How the Fujifilm X-T1 Shocked Me: A Quick Hands-On Overview
When Fuji announced the Fuji X-T1, it didn’t take long to get my attention. Just as the camera went on sale, the lovely people at Fujifilm asked me if I wanted to have a look. I have used the X-T1 as a day camera for a while now and here is my little report on how this camera shocked me.
At first, I was unsure if I liked the design, the button placements or even the smaller size and weight. Pre X-T1, I was a huge fan of the Fujifilm X-Pro. I am still thinking the X-Pro is the right camera for me, but I was pleasantly surprised at just how good the X-T1 is.
The Camera Body
All things are subjective and especially so when it comes to buying a new camera. As a Fuji Photographer and a total lover of the X-Pro, I was a little hesitant if this lighter, slimmer, leaner and faster camera would still have the charm of the larger camera.
At the core, the X-T1 is new and does have many updates over the X-Pro. Although I still prefer the body design of the X-Pro, internally this new camera is nothing short of beautiful. Progress is being made on near every single level. The updated X-Trans CMOS II sensor is wonderful and provides you with the lovely Fuji finish we are used to with the X100s.
EVF- Electronic Viewfinder
For me, the EVF is the biggest step forward and really makes shooting with the XT-1 wonderful. It is maybe the best EVF (electronic viewfinder) on any camera on the market today and feels fast, responsive and accurate to the image results. Fuji has coined this the Multi-Mode viewfinder. Fuji says it is the largest and fastest high-resolution 2.36 million dot OLED display on the market. The focus aids are just wonderful. Shooting with the display in B&W, then using the Red Focus Peaking Highlights is just super amazing and makes shooting manual fast and fun. The way the screen rotates when shooting in a portrait position is a nice touch.
WiFi works well, battery life is getting better, the focus is fast, the lens line up is just beyond amazing. Read & Write speeds are getting faster, the manual dials give good access (not keen on the ISO being a dial on the left though – it makes single hand use tough due to the locking system they use on the dials). The fold out screen is a fun touch to use when out and about.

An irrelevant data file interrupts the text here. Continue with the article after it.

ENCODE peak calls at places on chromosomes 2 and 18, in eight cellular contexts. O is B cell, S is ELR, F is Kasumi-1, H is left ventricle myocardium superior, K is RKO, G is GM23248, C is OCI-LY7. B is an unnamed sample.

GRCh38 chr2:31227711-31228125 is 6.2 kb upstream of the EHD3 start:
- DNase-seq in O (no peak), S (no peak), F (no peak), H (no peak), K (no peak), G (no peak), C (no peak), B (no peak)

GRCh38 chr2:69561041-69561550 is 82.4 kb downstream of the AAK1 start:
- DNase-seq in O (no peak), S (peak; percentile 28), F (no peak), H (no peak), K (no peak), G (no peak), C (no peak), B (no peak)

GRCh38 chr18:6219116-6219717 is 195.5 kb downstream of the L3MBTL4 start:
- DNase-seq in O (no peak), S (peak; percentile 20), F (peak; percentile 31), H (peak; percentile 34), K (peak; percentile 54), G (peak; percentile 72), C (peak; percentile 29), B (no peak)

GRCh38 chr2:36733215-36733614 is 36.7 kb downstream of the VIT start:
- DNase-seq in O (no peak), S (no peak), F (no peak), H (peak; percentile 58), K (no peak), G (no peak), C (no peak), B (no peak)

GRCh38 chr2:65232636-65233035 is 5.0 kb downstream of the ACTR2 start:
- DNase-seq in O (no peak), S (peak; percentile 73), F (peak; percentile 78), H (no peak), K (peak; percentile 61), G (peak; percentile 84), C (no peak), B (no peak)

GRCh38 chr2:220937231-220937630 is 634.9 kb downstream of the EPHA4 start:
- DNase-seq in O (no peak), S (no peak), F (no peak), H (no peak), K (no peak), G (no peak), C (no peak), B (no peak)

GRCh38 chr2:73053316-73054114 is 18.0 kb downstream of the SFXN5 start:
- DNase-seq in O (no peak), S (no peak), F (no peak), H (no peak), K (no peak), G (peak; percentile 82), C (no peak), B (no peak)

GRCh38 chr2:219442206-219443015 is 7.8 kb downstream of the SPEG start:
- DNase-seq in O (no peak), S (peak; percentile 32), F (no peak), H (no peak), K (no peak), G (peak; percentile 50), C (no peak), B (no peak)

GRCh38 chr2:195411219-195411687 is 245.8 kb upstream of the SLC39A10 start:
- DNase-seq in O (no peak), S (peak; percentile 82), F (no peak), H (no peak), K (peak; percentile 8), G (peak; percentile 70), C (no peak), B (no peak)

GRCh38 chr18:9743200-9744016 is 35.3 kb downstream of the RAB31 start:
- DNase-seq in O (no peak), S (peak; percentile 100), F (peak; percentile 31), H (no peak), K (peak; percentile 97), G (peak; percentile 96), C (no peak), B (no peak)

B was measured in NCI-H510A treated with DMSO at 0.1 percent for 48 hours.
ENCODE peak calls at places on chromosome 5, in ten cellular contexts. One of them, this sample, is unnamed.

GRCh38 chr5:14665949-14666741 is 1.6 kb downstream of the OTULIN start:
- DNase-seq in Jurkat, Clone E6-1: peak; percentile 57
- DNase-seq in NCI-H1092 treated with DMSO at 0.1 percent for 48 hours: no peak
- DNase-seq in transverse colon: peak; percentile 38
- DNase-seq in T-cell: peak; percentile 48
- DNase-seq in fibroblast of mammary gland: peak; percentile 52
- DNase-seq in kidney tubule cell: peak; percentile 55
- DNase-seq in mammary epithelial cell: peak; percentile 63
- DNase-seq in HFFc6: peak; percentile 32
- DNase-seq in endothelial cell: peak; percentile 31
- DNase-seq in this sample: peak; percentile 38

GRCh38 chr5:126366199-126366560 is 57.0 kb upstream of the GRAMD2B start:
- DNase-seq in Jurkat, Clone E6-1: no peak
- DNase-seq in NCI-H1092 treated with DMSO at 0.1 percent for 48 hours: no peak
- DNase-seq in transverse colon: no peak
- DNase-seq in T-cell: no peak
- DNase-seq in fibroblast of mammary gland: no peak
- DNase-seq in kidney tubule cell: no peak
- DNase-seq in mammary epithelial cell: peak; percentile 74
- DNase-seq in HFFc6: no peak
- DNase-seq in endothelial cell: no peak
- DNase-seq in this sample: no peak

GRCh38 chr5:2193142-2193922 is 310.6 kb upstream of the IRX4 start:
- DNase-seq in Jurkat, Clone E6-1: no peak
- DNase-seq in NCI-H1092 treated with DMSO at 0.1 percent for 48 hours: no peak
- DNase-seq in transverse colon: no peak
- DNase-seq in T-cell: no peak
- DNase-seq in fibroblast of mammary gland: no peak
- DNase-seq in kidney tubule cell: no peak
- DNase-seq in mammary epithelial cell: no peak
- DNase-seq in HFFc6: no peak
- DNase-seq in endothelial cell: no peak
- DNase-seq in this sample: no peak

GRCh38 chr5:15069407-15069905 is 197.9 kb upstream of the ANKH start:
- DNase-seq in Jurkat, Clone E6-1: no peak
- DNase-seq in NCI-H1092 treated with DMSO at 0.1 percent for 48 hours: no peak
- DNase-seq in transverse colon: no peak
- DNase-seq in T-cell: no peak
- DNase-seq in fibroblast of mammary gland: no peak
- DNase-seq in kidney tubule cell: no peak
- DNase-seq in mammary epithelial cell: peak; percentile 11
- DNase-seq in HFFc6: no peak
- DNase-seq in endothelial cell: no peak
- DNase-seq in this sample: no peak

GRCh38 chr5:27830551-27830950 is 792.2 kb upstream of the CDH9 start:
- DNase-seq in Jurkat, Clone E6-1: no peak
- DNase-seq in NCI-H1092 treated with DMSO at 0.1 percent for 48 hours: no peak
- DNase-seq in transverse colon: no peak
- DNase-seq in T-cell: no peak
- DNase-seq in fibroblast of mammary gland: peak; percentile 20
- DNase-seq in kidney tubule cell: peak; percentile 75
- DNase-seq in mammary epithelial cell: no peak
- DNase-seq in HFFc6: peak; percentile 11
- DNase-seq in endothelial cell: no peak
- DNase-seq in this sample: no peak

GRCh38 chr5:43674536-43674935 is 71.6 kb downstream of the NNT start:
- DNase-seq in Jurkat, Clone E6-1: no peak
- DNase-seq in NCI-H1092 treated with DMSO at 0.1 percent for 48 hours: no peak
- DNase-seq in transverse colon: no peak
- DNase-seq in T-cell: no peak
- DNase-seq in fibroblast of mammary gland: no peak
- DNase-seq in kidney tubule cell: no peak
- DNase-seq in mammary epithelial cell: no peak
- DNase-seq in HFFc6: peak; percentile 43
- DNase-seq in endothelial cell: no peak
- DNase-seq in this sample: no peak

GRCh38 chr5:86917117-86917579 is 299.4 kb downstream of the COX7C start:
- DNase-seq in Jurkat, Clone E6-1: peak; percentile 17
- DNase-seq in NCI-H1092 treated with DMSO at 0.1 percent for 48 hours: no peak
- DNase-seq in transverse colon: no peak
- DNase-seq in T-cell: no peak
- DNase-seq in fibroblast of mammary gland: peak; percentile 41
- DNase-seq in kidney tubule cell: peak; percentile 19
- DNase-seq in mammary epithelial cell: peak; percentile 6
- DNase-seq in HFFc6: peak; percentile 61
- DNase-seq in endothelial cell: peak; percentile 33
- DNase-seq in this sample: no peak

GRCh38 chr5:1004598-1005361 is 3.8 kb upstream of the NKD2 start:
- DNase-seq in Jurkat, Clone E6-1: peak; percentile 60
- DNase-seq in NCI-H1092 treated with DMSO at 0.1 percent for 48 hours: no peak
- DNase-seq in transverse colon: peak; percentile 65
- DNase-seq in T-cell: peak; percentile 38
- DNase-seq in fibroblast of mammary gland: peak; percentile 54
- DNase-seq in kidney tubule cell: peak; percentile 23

Low Light and ISO
Low light shooting is super amazing and the ISO performance is also amazing. In fact, many of these images have been shot using a 10 stop filter. I boosted the ISO to very high levels, leaving me open to shoot wide open in bright sunshine mid-day. The image below is shot at 3200 iso.
The rest of the images here are all shot on the Fujifilm X-T1. I had a fun trip to Reading via London and these are the results of my little day trip out. I brought the XF 18-55mm F2.8-4.0 Lens and the Fujifilm XF 35mm F1.4 Lens. I used the Lee Filter Seven5 System for the filters and the Brian 3 Legged Tripod for the long exposure shots.
The write speed of the X-T1 is getting quicker and is faster than the X-Pro, but I still like to use the super zippy Lexar 600x cards to make sure they are fast and safe.
Photoshop was used to edit the black and white conversions. I just used a simple B&W Gradient mask with a curve tweak at the low end. The color images are straight out of the camera with zero editing.
Most of the ‘problems’ that have been reported seem like things that updates will take care of – issues like only being able to shoot 999 images on time-lapse and other very minor worries. There are so many things right about this camera, that you really have to look hard to find any real worries. When you add the battery pack on, I guess this makes the camera more stable. The added weather proofing is nice to have, but to be totally honest, the X-Pro I have has seen more abuse than any camera should have. It stands up super well with no weather proofing. They must have made the X-T1 super tough.
Something that is worth pointing out when it comes to the ergonomics of the camera is that I shoot with my right hand and left eye, meaning most of my face is behind the camera. It does make it very awkward when so many key controls are thumb-based on smaller cameras. The OM-D is a total no-no for me as I just keep poking my eye out. The X-T1 one is better, but still is something that is a little tiresome after a while. The design of the X-Pro and X100s is still the best option over all when it comes to compact system cameras. The range finder style is great when wanting to keep the cameras small and giving great balance to the camera. If the we are using EVF, why do we have to have them in the middle?
Note: there has been widely publicized issues with possible light leaks. When shooting very long exposures, if you leave the memory card door open to use an intervalometer such as the iO Shutter, this might leak light into the sensor. This X-T1 issue is limited to certain serial numbers. If you have a cameras with serial numbers between 41002001 and 41006000. Fuji will correct the light leak problem. You can get in touch with your local dealer to fix.
After more shooting and testing, I will come back with a longer, more in-depth review, but for now – enjoy these images and check my good friend Kevin Mullin’s review of the X-T1.